Linked by Thom Holwerda on Tue 8th May 2012 11:56 UTC, submitted by nej_simon
PDAs, Cellphones, Wireless Tizen reached 1.0 only recently, but there's already a Tizen Conference going on - and during that conference, Samsung had a relatively barebones reference device running Tizen 1.0. The Handheld Blog has a seven minute video of the device in action, and while I'm very happy big players are investing in all these alternative platforms, I do have to wonder - how viable are they?
Permalink for comment 517333
To read all comments associated with this story, please click here.
Comment by shmerl
by shmerl on Tue 8th May 2012 15:39 UTC
Member since:

I'm also wondering if it's a wise strategy at this point in the smartphone market.

Honestly, I don't really care how Tizen looks like. I'd rather avoid corporate controlled OSes. On the other hand, Tizen project serves a good cause - having open devices which can run normal (non Android) Linux is good. As far as device can run normal Linux, whether it's corporate Tizen, or community Nemo or any other distro it's already a win. So far vendors limit Linux adoption with side means, like not providing drivers and specs for their devices. Therefore the more Linux compatible devices - the better. So let Tizen give some kick to the market, may be it'll help more manufacturers to start supporting conventional Linux besides Android.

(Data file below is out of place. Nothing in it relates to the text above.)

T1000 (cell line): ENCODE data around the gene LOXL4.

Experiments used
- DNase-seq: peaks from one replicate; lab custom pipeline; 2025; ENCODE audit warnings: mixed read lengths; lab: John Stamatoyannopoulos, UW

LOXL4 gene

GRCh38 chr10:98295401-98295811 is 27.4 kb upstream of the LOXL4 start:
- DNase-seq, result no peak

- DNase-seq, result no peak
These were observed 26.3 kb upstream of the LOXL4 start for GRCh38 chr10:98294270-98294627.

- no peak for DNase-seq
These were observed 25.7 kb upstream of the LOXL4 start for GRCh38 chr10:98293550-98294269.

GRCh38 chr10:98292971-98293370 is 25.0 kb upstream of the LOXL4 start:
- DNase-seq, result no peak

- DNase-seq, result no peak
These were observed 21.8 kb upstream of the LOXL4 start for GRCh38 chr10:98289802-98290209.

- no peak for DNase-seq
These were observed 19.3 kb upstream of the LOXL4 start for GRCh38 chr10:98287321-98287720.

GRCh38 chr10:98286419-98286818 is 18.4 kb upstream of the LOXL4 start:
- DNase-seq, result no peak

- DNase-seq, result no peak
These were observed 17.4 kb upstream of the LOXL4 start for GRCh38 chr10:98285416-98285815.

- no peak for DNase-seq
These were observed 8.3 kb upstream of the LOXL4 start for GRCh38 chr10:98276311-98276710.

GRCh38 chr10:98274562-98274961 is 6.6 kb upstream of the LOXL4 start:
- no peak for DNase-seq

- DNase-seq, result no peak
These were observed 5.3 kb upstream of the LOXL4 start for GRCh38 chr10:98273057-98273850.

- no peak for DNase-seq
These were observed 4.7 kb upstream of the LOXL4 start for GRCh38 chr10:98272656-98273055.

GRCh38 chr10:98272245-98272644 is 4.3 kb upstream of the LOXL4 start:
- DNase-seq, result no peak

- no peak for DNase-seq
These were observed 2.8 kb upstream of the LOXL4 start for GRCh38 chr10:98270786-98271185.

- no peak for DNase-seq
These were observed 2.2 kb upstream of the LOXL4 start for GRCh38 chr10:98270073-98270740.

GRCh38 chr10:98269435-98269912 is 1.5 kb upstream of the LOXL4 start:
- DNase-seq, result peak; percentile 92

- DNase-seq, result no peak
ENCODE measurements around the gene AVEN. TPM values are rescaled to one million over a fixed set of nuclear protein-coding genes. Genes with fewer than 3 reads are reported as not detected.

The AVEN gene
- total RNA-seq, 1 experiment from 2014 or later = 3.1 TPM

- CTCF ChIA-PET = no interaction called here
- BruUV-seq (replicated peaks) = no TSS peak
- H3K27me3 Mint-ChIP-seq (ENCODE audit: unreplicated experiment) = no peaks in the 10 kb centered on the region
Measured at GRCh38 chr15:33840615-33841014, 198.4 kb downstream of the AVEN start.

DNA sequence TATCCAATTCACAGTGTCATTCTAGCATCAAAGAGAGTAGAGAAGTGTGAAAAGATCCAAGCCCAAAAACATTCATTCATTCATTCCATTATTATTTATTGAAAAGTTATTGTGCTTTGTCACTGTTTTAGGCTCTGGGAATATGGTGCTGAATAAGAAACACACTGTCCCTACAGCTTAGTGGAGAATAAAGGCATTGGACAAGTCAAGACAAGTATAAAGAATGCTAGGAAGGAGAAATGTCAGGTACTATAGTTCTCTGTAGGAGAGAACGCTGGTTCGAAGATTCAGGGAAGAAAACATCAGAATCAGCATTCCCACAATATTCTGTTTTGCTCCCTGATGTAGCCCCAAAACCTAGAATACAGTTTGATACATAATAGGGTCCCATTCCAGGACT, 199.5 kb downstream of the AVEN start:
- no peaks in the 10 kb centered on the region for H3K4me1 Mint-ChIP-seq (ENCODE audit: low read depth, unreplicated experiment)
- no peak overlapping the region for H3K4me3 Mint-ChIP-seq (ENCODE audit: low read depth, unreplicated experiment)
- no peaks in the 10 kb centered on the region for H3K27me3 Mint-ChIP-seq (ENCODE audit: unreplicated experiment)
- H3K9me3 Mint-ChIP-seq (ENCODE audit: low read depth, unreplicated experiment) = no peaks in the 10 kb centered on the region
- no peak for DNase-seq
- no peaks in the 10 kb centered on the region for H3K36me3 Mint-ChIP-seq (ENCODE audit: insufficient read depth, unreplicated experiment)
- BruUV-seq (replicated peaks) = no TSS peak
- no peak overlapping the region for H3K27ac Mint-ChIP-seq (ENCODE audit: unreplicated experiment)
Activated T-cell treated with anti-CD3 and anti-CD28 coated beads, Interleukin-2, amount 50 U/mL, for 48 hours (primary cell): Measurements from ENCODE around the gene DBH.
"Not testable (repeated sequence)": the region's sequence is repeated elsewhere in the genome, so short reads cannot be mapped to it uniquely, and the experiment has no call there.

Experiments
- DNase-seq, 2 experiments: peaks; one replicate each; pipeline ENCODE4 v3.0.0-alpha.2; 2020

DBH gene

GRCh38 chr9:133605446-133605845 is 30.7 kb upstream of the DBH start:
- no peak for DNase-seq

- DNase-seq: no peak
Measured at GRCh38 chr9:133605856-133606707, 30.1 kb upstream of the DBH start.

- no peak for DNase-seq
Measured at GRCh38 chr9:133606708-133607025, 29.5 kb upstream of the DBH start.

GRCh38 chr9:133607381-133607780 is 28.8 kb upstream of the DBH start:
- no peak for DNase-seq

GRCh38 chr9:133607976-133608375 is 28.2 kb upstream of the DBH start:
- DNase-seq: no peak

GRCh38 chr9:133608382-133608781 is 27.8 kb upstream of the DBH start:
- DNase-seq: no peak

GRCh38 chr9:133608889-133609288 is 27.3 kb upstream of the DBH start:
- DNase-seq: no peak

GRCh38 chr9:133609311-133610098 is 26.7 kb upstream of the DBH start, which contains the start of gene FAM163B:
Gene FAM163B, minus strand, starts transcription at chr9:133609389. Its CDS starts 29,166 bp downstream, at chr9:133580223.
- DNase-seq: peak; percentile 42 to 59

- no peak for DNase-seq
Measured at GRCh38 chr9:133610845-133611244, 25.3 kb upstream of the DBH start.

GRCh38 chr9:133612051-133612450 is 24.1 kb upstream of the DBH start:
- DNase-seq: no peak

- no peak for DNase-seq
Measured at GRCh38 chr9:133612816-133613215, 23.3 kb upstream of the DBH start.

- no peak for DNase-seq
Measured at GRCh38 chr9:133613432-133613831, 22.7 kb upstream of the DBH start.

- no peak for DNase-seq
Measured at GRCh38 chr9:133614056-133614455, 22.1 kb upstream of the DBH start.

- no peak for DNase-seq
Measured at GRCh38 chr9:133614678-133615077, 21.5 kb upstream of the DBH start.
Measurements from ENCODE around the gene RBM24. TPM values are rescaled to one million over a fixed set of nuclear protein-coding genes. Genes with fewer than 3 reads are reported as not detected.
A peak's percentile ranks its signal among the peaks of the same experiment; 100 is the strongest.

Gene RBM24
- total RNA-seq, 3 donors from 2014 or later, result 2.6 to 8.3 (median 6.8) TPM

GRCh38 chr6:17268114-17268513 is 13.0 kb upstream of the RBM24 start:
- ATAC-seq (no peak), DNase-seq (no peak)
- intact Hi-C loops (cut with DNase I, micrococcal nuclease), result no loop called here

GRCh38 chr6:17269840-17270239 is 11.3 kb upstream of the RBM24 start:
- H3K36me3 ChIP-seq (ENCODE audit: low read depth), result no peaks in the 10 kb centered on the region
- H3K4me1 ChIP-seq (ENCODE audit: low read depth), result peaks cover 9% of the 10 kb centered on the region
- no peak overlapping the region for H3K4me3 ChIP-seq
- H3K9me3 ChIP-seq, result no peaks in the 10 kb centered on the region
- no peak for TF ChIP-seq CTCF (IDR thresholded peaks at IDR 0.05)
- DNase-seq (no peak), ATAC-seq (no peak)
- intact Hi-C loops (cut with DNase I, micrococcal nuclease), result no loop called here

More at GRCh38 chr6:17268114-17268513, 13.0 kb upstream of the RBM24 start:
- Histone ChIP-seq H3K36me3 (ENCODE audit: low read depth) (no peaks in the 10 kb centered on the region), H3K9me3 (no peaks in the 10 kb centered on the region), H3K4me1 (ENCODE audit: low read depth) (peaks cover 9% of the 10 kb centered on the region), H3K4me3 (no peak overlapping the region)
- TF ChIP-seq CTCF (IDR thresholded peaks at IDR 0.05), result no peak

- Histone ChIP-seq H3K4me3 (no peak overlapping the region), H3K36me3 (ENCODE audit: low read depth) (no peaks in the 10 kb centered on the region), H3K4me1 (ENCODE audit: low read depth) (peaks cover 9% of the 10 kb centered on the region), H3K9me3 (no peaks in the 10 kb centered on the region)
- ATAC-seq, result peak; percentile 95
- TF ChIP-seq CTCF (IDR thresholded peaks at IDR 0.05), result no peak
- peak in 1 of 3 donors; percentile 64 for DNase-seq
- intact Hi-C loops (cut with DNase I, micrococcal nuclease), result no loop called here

I have to conclude it would make far more sense for these parties to work together on a single, well-supported open source mobile operating system, based on Linux, incorporating ideas from the current myriad of disparate efforts.

This is reasonable, but when applied to committed community, not to corporate "parties". One should learn from history. Corporations give promises, and easily break them. Nokia was "solidly behind Meego", Intel was "committed to Meego no matter what". We know what happened. Do you really have more trust in Samsung for some reason? I don't. So if they make more devices - great, it helps. But the combined OS effort which you mentioned (software side of things) needs to be free of corporate control.

Edited 2012-05-08 15:49 UTC

Reply Score: 4